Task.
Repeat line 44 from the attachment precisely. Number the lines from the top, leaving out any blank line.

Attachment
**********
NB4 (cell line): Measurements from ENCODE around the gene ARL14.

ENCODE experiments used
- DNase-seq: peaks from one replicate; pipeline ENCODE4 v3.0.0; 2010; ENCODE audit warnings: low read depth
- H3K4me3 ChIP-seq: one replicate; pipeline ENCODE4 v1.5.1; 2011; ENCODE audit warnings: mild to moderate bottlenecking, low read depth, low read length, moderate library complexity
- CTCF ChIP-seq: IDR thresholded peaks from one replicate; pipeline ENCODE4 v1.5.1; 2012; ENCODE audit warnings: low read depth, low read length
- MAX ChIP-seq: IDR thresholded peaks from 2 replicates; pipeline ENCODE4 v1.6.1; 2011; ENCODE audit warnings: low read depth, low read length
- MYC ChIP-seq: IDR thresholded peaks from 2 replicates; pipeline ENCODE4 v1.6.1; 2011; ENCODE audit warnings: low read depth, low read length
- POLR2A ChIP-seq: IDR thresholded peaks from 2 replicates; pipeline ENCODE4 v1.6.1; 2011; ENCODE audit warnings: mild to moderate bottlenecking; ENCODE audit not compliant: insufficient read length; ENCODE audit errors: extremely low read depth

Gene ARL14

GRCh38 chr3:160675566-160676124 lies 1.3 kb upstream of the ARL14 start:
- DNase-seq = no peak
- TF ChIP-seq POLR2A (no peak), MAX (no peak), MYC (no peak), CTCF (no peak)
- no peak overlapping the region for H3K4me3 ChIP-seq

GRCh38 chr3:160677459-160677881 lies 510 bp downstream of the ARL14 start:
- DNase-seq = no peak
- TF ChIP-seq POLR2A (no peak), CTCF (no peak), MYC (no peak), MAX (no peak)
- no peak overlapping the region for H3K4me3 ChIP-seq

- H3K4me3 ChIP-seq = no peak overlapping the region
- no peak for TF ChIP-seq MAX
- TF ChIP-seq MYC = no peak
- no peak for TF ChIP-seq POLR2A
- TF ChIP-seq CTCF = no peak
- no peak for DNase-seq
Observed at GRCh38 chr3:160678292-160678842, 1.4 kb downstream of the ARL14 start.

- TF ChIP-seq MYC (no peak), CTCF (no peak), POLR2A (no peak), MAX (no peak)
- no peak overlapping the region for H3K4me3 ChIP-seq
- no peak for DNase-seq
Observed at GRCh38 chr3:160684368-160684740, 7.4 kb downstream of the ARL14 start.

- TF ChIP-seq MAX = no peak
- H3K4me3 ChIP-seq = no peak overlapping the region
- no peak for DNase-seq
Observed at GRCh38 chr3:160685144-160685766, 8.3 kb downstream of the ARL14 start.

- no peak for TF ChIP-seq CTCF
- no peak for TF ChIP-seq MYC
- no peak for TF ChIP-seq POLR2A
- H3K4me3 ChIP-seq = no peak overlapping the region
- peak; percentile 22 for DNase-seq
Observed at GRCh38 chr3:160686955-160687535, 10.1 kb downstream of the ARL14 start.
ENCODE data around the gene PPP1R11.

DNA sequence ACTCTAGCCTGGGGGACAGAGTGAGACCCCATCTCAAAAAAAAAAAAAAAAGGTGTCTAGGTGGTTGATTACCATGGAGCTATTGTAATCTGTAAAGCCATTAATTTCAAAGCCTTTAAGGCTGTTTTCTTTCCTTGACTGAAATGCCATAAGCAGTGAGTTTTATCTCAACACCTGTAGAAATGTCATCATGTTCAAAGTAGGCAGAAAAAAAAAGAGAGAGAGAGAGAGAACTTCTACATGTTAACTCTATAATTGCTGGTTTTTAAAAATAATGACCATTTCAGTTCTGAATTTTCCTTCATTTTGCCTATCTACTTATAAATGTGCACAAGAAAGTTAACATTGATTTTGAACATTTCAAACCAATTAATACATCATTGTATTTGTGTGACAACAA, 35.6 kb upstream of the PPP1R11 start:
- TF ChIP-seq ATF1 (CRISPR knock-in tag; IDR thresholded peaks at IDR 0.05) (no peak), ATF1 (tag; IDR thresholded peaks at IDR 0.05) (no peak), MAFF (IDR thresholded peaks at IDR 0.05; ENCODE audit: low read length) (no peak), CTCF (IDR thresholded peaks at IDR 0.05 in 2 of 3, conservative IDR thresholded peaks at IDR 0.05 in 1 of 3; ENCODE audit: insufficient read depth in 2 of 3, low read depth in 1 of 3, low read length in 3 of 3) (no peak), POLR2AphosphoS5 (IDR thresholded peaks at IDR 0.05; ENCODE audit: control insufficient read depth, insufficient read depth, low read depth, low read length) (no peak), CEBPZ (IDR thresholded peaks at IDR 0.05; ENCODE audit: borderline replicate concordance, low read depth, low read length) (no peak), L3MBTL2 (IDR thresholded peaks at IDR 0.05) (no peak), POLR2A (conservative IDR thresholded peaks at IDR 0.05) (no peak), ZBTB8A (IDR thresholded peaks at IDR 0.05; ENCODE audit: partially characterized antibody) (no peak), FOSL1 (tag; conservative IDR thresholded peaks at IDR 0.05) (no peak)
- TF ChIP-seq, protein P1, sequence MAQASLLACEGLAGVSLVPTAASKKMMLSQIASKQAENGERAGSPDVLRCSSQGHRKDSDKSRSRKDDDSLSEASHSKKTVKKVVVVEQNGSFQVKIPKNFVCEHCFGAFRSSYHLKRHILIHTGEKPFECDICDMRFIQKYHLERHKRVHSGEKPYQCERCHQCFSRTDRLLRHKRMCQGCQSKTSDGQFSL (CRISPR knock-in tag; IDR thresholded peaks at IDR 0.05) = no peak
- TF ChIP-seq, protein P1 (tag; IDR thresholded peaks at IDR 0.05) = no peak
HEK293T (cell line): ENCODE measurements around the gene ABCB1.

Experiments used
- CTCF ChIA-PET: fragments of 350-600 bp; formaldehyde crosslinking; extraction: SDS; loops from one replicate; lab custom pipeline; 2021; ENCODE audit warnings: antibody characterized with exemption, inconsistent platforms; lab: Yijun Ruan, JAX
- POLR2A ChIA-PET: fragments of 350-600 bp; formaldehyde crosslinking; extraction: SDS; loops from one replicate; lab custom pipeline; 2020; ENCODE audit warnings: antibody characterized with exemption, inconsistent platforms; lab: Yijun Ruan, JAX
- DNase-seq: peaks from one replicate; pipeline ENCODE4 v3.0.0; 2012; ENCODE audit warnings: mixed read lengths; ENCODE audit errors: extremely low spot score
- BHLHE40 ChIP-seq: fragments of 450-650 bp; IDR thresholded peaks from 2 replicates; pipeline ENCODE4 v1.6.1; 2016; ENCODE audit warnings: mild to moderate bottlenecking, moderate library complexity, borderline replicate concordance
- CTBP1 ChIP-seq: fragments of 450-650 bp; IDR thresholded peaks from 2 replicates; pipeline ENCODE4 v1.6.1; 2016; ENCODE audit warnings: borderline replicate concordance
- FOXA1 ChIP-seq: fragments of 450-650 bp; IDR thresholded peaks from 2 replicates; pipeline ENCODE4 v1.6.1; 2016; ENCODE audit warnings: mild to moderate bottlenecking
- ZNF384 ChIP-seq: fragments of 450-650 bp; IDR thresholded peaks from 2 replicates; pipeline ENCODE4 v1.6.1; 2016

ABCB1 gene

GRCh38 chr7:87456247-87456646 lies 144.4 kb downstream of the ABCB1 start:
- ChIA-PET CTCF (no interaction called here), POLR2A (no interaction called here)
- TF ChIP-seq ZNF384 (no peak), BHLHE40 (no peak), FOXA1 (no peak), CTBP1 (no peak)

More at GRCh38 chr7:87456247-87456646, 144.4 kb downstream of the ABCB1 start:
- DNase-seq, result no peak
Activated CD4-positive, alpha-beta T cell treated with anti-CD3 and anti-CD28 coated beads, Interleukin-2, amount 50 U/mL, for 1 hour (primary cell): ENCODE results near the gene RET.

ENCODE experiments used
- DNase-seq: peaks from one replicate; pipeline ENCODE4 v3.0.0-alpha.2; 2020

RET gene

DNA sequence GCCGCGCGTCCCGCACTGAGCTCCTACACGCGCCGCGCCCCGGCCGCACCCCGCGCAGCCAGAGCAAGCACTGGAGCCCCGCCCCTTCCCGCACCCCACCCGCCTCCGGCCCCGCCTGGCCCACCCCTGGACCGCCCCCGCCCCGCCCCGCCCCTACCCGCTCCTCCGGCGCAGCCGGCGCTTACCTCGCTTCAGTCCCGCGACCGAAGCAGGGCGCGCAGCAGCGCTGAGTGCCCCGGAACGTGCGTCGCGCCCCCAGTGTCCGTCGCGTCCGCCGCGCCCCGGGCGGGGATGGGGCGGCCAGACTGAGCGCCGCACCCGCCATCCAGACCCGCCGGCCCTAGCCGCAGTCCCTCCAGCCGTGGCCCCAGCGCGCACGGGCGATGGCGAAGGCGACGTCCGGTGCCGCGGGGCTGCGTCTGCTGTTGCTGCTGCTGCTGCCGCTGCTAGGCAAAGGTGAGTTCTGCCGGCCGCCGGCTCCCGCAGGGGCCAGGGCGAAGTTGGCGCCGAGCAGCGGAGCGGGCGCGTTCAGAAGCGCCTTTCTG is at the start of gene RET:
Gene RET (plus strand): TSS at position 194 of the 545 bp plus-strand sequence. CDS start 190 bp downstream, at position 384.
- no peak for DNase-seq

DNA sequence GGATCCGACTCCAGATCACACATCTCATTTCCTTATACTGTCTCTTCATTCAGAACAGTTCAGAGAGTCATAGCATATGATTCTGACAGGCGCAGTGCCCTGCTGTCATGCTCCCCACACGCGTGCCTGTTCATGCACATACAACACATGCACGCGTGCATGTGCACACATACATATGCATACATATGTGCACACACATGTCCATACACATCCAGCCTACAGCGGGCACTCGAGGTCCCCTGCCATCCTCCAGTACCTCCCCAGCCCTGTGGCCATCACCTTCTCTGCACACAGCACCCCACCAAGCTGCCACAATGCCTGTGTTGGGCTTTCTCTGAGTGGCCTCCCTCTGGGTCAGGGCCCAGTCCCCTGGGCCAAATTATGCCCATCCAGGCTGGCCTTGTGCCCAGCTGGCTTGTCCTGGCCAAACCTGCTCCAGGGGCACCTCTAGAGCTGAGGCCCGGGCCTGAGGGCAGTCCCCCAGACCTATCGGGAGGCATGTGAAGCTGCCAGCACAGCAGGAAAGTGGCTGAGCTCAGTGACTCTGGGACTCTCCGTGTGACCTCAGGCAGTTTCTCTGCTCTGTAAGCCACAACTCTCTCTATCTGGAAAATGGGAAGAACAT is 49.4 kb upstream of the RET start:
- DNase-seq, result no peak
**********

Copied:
HEK293T (cell line): ENCODE measurements around the gene ABCB1.